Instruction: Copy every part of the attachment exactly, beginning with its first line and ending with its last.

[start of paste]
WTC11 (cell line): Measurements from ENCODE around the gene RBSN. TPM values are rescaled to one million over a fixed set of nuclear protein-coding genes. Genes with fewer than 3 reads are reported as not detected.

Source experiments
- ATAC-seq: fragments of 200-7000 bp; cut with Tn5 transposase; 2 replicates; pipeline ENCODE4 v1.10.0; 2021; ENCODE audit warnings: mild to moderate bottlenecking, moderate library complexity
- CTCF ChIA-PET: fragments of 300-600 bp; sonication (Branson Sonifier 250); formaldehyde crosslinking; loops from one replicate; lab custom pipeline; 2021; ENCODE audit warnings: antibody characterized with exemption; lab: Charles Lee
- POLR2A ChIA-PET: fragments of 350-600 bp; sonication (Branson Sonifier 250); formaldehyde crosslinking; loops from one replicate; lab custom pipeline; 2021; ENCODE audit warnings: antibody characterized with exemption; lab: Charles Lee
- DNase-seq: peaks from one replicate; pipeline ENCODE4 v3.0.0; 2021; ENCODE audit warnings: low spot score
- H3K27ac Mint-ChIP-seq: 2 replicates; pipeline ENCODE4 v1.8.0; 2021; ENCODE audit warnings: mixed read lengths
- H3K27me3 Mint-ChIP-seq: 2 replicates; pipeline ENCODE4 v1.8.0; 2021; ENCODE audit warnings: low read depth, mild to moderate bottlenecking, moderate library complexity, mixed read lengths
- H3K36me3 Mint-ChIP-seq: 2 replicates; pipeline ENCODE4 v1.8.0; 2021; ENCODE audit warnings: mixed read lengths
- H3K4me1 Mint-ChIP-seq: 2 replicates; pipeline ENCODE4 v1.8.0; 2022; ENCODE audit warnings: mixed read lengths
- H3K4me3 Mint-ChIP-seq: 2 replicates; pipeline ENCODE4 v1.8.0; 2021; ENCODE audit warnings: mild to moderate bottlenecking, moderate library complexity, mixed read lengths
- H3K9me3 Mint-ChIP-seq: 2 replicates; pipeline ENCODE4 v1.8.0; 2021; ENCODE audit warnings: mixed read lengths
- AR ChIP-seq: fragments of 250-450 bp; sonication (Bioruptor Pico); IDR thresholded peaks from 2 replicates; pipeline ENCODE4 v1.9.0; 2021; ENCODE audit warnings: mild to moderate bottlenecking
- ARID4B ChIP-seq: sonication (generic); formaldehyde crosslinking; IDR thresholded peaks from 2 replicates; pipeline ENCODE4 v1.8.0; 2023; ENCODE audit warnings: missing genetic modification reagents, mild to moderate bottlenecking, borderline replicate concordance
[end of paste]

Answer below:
WTC11 (cell line): Measurements from ENCODE around the gene RBSN. TPM values are rescaled to one million over a fixed set of nuclear protein-coding genes. Genes with fewer than 3 reads are reported as not detected.

Source experiments
- ATAC-seq: fragments of 200-7000 bp; cut with Tn5 transposase; 2 replicates; pipeline ENCODE4 v1.10.0; 2021; ENCODE audit warnings: mild to moderate bottlenecking, moderate library complexity
- CTCF ChIA-PET: fragments of 300-600 bp; sonication (Branson Sonifier 250); formaldehyde crosslinking; loops from one replicate; lab custom pipeline; 2021; ENCODE audit warnings: antibody characterized with exemption; lab: Charles Lee
- POLR2A ChIA-PET: fragments of 350-600 bp; sonication (Branson Sonifier 250); formaldehyde crosslinking; loops from one replicate; lab custom pipeline; 2021; ENCODE audit warnings: antibody characterized with exemption; lab: Charles Lee
- DNase-seq: peaks from one replicate; pipeline ENCODE4 v3.0.0; 2021; ENCODE audit warnings: low spot score
- H3K27ac Mint-ChIP-seq: 2 replicates; pipeline ENCODE4 v1.8.0; 2021; ENCODE audit warnings: mixed read lengths
- H3K27me3 Mint-ChIP-seq: 2 replicates; pipeline ENCODE4 v1.8.0; 2021; ENCODE audit warnings: low read depth, mild to moderate bottlenecking, moderate library complexity, mixed read lengths
- H3K36me3 Mint-ChIP-seq: 2 replicates; pipeline ENCODE4 v1.8.0; 2021; ENCODE audit warnings: mixed read lengths
- H3K4me1 Mint-ChIP-seq: 2 replicates; pipeline ENCODE4 v1.8.0; 2022; ENCODE audit warnings: mixed read lengths
- H3K4me3 Mint-ChIP-seq: 2 replicates; pipeline ENCODE4 v1.8.0; 2021; ENCODE audit warnings: mild to moderate bottlenecking, moderate library complexity, mixed read lengths
- H3K9me3 Mint-ChIP-seq: 2 replicates; pipeline ENCODE4 v1.8.0; 2021; ENCODE audit warnings: mixed read lengths
- AR ChIP-seq: fragments of 250-450 bp; sonication (Bioruptor Pico); IDR thresholded peaks from 2 replicates; pipeline ENCODE4 v1.9.0; 2021; ENCODE audit warnings: mild to moderate bottlenecking
- ARID4B ChIP-seq: sonication (generic); formaldehyde crosslinking; IDR thresholded peaks from 2 replicates; pipeline ENCODE4 v1.8.0; 2023; ENCODE audit warnings: missing genetic modification reagents, mild to moderate bottlenecking, borderline replicate concordance